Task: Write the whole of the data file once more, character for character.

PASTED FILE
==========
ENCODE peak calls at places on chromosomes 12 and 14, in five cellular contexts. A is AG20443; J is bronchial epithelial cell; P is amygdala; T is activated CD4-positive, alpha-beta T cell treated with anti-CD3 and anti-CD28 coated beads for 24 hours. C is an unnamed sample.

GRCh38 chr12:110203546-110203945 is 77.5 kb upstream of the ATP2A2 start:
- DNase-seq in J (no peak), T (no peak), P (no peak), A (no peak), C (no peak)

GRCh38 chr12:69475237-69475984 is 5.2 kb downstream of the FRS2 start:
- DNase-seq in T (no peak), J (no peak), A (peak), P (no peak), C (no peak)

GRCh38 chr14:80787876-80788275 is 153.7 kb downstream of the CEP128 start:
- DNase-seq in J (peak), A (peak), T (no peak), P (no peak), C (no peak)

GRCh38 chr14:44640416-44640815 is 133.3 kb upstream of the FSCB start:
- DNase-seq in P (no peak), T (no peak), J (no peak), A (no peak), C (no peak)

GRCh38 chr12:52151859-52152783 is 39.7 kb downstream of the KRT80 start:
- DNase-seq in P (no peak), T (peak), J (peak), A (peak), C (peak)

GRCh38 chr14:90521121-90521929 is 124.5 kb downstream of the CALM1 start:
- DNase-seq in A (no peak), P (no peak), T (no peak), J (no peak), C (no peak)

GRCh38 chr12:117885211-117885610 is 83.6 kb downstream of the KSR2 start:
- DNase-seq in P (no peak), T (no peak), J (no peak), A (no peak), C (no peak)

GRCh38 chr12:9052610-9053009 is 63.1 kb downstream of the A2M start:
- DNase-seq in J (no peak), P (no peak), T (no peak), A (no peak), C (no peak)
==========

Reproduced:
ENCODE peak calls at places on chromosomes 12 and 14, in five cellular contexts. A is AG20443; J is bronchial epithelial cell; P is amygdala; T is activated CD4-positive, alpha-beta T cell treated with anti-CD3 and anti-CD28 coated beads for 24 hours. C is an unnamed sample.

GRCh38 chr12:110203546-110203945 is 77.5 kb upstream of the ATP2A2 start:
- DNase-seq in J (no peak), T (no peak), P (no peak), A (no peak), C (no peak)

GRCh38 chr12:69475237-69475984 is 5.2 kb downstream of the FRS2 start:
- DNase-seq in T (no peak), J (no peak), A (peak), P (no peak), C (no peak)

GRCh38 chr14:80787876-80788275 is 153.7 kb downstream of the CEP128 start:
- DNase-seq in J (peak), A (peak), T (no peak), P (no peak), C (no peak)

GRCh38 chr14:44640416-44640815 is 133.3 kb upstream of the FSCB start:
- DNase-seq in P (no peak), T (no peak), J (no peak), A (no peak), C (no peak)

GRCh38 chr12:52151859-52152783 is 39.7 kb downstream of the KRT80 start:
- DNase-seq in P (no peak), T (peak), J (peak), A (peak), C (peak)

GRCh38 chr14:90521121-90521929 is 124.5 kb downstream of the CALM1 start:
- DNase-seq in A (no peak), P (no peak), T (no peak), J (no peak), C (no peak)

GRCh38 chr12:117885211-117885610 is 83.6 kb downstream of the KSR2 start:
- DNase-seq in P (no peak), T (no peak), J (no peak), A (no peak), C (no peak)

GRCh38 chr12:9052610-9053009 is 63.1 kb downstream of the A2M start:
- DNase-seq in J (no peak), P (no peak), T (no peak), A (no peak), C (no peak)